Improvements in propulsion technology enabled the control of gravity, fostered public confidence in elevators, and led to widespread success. Advertisements initially showed the elevator's industrial roots with a focus on machinery (Figure 2), but soon luxurious elevator interiors shifted the focus to passengers and elevators became part of the architectural intention of a building.
This 1869 Otis Brothers ad illustrates advances in steam engines and belt-driven hoist machinery for early elevator propulsion. Hydraulic piston-powered elevators were adopted in the 1870s and electric elevator motors in 1889. Courtesy Otis Elevator Company. (more...)
The safe, controlled, smooth deceleration and stopping of an elevator are of paramount importance.
Traction elevators balance friction and the interface between the rope (or belt) and the drive sheave, whether the “rope” is a hemp rope, steel cable, polyurethane-coated steel belt, or carbon-fiber suspension member. Innovations in roping (with one-to-one and two-to-one roping, under- and overslung, and roped hydraulic arrangements) and other technological advances yielded a series of inventions from the latter half of the 19th century into the 20th (see Figures 3, 4). These improvements in elevator machinery and propulsion benefited both passengers and architects as elevators became faster and larger.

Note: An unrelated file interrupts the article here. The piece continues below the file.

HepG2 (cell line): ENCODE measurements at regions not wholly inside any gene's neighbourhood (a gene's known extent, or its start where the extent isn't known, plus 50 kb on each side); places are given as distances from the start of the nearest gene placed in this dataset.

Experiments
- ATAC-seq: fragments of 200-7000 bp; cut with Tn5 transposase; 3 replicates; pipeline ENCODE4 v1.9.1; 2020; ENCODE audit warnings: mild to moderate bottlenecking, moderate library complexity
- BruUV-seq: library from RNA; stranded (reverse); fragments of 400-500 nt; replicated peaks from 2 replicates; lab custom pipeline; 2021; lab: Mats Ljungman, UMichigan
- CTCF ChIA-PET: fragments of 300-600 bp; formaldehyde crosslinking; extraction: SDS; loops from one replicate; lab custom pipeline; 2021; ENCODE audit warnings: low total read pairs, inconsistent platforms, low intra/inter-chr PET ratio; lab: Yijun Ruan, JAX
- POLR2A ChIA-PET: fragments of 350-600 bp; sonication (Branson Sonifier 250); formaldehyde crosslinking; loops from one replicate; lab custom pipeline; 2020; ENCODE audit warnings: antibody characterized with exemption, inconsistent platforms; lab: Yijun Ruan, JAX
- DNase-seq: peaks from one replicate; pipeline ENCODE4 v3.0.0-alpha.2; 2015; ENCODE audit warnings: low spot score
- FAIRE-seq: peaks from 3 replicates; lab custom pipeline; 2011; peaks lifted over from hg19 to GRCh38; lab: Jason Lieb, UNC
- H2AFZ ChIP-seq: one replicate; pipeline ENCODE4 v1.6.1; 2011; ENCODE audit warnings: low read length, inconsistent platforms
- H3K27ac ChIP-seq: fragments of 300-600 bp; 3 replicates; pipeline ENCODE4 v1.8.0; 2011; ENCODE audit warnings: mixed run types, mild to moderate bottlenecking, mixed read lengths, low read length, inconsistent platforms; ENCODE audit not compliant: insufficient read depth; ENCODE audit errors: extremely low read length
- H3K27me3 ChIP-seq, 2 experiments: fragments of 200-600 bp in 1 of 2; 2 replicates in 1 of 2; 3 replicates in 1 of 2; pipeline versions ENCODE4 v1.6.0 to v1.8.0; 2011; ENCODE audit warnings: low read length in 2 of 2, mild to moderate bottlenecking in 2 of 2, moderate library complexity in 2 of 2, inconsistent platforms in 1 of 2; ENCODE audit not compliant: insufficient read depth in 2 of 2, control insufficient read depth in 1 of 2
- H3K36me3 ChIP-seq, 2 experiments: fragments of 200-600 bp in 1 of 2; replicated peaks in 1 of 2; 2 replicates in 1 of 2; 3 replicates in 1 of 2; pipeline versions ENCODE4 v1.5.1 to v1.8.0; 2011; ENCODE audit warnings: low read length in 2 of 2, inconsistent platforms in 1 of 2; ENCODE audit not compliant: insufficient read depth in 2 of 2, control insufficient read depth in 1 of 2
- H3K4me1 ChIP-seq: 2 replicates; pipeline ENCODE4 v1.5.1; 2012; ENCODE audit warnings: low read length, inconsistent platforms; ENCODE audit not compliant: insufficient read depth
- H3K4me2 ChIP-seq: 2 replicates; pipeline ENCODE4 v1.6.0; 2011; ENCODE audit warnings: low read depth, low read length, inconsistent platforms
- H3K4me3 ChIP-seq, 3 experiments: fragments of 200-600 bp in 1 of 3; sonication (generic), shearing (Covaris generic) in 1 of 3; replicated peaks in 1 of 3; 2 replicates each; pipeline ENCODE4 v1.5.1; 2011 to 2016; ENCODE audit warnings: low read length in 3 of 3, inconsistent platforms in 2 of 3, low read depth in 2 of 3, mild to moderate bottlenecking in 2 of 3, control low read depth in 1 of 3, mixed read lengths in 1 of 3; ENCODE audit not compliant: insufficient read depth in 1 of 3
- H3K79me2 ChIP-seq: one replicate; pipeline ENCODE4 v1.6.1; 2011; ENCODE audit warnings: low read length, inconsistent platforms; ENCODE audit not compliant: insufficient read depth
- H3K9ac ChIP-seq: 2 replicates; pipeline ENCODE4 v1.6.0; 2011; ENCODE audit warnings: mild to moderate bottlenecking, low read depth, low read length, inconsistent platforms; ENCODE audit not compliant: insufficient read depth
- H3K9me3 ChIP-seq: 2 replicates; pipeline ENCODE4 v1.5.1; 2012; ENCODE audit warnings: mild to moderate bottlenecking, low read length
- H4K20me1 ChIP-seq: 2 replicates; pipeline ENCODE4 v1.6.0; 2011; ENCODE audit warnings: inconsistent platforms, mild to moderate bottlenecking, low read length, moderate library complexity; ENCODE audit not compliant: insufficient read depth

Elevator innovations in the mid-20th century looked beyond propulsion and hoisting technology. In the 1920s signal control and push buttons start to pave the way for automated control that, with the introduction of automatic doors, is realized in the (more...)
Elevator innovations in the late 20th century. Looking beyond the elevator shaft, remote service was introduced in the 1980s. In the 1990s space-saving linear magnetic motors (shown to the right along the counterweight rail) remove the need for an elevator (more...)